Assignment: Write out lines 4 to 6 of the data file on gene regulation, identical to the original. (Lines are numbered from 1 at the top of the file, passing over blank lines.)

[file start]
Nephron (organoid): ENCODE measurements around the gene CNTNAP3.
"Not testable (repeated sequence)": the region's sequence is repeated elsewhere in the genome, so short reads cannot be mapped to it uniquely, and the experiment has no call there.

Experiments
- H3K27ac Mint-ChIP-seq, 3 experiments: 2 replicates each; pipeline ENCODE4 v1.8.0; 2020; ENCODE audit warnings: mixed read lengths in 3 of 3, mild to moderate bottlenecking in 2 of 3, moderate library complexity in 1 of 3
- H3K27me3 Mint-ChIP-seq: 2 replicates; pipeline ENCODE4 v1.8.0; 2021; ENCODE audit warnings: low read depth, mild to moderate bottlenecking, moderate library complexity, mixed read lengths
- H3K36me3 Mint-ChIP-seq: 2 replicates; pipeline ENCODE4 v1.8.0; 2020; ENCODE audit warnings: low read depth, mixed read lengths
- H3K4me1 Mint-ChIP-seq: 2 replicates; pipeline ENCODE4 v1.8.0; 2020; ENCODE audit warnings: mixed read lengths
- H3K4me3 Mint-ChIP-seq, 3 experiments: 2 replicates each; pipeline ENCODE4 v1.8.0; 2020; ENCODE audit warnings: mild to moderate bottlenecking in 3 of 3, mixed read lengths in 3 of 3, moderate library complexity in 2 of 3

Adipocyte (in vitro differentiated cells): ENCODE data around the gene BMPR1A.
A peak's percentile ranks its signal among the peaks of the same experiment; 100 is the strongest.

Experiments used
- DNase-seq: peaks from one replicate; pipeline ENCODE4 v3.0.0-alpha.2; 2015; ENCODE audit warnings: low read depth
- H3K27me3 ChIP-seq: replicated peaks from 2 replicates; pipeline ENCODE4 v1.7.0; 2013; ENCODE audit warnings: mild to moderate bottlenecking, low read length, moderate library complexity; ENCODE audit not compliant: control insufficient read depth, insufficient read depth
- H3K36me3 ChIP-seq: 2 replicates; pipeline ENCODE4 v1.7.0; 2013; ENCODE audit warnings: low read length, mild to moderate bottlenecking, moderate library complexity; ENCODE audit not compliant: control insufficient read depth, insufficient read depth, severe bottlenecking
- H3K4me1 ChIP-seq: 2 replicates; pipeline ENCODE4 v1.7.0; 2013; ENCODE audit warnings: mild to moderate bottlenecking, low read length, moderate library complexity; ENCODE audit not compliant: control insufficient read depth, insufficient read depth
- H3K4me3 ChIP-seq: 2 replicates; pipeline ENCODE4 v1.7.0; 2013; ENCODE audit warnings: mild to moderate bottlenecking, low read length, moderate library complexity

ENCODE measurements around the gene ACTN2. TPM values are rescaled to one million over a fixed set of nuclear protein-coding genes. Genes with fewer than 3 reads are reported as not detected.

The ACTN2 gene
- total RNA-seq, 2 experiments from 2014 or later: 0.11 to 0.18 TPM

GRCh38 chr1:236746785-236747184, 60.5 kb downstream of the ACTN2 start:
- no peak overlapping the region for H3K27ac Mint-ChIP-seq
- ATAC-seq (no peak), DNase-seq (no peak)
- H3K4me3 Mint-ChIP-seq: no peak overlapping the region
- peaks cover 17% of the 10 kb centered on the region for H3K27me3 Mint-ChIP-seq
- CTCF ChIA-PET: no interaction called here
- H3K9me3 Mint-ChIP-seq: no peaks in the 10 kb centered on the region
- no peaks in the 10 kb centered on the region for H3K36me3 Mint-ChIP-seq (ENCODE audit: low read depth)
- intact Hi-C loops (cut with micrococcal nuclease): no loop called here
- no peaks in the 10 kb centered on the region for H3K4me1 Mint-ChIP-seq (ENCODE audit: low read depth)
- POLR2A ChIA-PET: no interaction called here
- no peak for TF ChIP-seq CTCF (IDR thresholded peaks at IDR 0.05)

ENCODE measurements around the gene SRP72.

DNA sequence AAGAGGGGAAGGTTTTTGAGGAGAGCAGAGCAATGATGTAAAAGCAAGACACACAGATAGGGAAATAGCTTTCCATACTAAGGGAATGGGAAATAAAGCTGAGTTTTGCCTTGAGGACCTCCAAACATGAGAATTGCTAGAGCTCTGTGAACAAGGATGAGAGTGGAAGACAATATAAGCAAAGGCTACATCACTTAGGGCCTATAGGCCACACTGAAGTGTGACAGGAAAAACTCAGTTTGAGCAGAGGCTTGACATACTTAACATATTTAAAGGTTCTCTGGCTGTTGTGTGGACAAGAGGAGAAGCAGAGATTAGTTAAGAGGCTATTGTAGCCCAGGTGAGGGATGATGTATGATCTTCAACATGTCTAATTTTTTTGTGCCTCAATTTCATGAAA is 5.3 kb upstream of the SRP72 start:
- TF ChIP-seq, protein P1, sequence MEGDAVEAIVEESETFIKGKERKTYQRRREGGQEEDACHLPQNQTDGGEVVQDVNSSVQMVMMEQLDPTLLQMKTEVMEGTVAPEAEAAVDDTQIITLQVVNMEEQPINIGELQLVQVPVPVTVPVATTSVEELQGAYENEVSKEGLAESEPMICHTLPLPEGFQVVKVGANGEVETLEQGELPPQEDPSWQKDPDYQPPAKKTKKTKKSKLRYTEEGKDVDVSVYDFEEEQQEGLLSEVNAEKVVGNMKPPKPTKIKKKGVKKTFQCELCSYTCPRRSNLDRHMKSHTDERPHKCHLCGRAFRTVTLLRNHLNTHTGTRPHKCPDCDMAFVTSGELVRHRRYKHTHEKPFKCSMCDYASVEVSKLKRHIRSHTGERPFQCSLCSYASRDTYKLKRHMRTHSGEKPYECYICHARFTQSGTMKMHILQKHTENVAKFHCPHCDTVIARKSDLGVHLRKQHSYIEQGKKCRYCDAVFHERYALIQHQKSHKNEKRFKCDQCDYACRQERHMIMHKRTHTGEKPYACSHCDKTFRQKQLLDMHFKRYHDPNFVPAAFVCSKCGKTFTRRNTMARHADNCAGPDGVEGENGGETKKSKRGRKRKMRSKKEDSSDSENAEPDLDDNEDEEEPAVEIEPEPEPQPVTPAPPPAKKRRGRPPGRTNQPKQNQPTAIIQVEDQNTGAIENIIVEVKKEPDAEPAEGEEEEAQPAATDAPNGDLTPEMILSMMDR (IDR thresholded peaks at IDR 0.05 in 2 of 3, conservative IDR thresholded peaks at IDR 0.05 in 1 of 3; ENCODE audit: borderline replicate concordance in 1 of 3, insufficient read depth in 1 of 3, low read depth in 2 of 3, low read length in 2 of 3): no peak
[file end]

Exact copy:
- H3K27ac Mint-ChIP-seq, 3 experiments: 2 replicates each; pipeline ENCODE4 v1.8.0; 2020; ENCODE audit warnings: mixed read lengths in 3 of 3, mild to moderate bottlenecking in 2 of 3, moderate library complexity in 1 of 3
- H3K27me3 Mint-ChIP-seq: 2 replicates; pipeline ENCODE4 v1.8.0; 2021; ENCODE audit warnings: low read depth, mild to moderate bottlenecking, moderate library complexity, mixed read lengths
- H3K36me3 Mint-ChIP-seq: 2 replicates; pipeline ENCODE4 v1.8.0; 2020; ENCODE audit warnings: low read depth, mixed read lengths